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Flesh and Blood, a dark, gritty police procedural, begins with a horrific scene. A woman is in bed with her lover when a car alarm disturbs them. He dresses hurriedly, runs out to confront the would-be thief and is tased and hacked to near death with an ax. The woman is DI Trish Pharoah and her lover, an Icelandic policeman, is a double to DI Aector McAvoy. So who was the intended victim? And why? There are many answers here, all involving inner secrets, some hidden pasts and some not so hidden. The mystery is told in different voices, alternating between past and present.

David Mark is a skillful writer, his characters are realistic but the plot is complicated. I did not know that this is the eleventh in a series. That made it difficult for me, a first time reader, to understand background. Thank you to reviewer David P. For providing a helpful heads up for new readers. 4 stars.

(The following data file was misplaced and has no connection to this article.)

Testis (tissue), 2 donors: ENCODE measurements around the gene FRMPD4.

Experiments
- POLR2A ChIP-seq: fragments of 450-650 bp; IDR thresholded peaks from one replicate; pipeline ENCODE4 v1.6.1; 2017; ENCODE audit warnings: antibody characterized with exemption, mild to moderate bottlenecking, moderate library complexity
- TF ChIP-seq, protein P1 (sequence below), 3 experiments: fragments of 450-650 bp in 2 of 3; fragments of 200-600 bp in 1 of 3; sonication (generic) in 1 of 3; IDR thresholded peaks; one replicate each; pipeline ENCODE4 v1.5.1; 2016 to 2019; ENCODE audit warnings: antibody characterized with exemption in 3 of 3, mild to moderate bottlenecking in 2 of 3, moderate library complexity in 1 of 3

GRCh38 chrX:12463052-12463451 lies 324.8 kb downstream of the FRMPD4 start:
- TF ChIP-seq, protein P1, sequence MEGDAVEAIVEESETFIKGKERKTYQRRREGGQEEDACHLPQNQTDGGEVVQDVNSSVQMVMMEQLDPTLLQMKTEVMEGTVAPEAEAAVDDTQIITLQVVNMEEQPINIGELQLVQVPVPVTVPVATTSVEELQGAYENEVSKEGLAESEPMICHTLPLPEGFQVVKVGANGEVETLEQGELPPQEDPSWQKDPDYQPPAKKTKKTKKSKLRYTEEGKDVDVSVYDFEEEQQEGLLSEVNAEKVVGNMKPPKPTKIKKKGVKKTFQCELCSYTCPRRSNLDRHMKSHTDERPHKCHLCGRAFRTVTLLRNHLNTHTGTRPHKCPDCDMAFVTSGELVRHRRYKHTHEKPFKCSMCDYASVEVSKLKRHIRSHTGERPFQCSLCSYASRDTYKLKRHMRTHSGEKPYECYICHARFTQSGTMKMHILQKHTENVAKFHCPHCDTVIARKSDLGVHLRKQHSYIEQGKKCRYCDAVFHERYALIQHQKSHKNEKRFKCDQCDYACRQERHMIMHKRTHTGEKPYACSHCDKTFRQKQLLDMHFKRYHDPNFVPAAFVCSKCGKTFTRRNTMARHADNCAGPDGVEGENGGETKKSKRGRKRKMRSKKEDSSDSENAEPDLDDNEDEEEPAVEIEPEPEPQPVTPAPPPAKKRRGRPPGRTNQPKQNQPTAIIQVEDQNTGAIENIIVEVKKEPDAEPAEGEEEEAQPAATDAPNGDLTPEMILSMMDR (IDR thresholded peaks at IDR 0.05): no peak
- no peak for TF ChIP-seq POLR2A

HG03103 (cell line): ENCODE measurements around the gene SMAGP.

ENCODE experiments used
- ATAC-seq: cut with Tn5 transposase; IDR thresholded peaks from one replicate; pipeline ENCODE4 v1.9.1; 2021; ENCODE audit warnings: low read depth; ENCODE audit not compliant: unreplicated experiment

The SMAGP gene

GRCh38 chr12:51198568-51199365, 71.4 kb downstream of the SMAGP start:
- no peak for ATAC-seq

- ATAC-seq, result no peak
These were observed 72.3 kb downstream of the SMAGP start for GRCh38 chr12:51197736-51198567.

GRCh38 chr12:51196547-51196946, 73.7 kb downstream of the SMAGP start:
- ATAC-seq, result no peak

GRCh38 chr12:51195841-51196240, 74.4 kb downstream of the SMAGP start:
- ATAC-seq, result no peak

Thank you to NetGalley, Severn House and David Mark for this ARC.

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So although this is from a series by the same author I didn't find that I needed to know the history of the characters involved as there was sufficient background information provided throughout.
This is a very dark thriller with an unknown perpetrator of violence towards various persons associated with the main character Detective Superintendent Trish Pharaoh and a prior investigation. There are many threads to this story however they are not in any way confusing and thankfully there are several twists as it reaches the conclusion. A very gripping thriller which is worth reading even if, like me, you're not familiar with past stories.